Great for long coffee, but it can't match up to the best manual models for pure espresso
Philips owns both Saeco and Gaggia, but the Gaggia Brera beans-to-cup machine looks significantly different to the retro hi-fi-style Saeco Xsmall. The Brera is plastic on the sides and top, but metal panels on the front lend it a classier air. We’re not so keen on the plastic main control knob, though, which feels cheap.
You need to be prepared when using the Gaggia Brera, as whenever you turn it on it flushes the system, so you’ll need to have a waste water mug under the spout. Consumables go in the same place as on the Saeco Xsmall, with water on the left of the spout, waste coffee grounds on the right and roasted coffee beans in the top. You might be able to just about fit two fine porcelain cups underneath the nozzle at one time, but there’s certainly not room for chunky earthenware.
The Brera is simple to use, and the metal panels on the front lend it an expensive air
It’s easy to adjust the coffee grind using the control knob in the coffee hopper. You can also adjust the strength of the espresso with the control under the power button on the front of the machine. There are also separate buttons for espresso and americano-style long coffee.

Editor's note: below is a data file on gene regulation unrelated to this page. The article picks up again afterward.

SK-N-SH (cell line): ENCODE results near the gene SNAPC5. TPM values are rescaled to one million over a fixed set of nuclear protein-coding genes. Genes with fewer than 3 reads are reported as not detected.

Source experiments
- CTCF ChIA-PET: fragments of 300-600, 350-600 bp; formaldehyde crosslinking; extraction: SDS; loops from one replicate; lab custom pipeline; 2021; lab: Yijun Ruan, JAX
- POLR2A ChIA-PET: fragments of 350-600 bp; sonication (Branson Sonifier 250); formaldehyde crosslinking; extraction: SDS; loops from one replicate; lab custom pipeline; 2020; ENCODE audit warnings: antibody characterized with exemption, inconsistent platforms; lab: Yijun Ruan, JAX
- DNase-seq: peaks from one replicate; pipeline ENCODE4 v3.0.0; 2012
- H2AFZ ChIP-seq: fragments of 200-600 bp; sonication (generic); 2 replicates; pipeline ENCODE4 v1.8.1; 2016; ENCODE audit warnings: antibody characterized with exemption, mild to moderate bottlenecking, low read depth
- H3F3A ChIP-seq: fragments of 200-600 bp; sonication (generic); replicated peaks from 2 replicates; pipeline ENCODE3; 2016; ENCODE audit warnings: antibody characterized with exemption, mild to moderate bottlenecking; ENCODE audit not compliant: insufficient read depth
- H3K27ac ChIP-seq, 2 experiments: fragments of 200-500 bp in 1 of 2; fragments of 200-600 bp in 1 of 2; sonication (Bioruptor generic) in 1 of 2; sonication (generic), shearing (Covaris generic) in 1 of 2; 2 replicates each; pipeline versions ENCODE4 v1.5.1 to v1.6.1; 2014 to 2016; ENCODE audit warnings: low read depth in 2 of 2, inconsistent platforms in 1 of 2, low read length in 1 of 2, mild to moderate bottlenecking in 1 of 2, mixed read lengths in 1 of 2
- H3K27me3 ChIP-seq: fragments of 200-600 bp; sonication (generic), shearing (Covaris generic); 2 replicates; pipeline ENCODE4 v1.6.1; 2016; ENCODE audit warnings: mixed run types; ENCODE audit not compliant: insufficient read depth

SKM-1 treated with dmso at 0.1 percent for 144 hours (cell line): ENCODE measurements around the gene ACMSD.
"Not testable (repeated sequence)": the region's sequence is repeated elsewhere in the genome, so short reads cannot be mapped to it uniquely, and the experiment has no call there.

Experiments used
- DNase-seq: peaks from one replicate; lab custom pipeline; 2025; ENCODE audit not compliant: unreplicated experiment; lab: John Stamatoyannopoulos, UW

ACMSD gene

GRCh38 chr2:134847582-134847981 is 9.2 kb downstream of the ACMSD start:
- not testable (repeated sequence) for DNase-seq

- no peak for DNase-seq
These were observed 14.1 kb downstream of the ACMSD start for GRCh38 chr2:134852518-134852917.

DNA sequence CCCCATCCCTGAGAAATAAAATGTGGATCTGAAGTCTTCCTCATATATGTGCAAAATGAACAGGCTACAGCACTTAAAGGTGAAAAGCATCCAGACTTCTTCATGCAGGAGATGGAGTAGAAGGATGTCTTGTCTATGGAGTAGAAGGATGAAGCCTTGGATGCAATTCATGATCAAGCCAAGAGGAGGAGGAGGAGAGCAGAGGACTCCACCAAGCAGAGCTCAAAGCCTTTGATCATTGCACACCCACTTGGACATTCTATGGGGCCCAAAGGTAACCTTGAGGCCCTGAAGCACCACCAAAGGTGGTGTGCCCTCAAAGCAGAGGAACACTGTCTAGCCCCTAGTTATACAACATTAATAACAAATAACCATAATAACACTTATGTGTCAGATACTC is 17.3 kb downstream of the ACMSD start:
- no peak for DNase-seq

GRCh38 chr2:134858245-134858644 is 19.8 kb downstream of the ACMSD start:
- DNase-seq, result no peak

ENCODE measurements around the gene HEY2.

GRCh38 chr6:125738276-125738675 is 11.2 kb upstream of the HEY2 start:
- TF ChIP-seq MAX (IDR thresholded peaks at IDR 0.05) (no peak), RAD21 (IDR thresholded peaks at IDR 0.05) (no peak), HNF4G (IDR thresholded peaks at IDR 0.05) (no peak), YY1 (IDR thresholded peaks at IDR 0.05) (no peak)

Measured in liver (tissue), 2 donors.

We found the best espresso came from a combination of the finest possible grind and the two-bean (out of three) strength setting. This resulted in a good, bitter shot of espresso, with a cream that wasn’t too white, at a fair temperature of 64 degrees centigrade. The shot couldn’t quite match the sheer oily richness of the best manual machines’ espresso, so wouldn’t be our choice for a pure espresso shot, but it made a good base for a longer coffee.
An acceptable espresso which is a good base for a longer coffee, but it’s not up there with the best manual machines’ shots
The standard of the drinks we could create was helped by the foam wand, which produced just the kind of frothy milk we wanted, with tightly-packed bubbles making a pleasing foam – just right for a latte.
Foam just right for a latte from the Brera’s steam wand
We like the Gaggia Brera. The quality of the espresso it produced couldn’t quite match that of the best manual espresso machines, but it was close. It’s also a compact and good-looking machine, and there’s nothing like a beans-to-cup machine when it comes to cutting down on mess. If you’re after the ultimate in coffee convenience, it’s a good buy.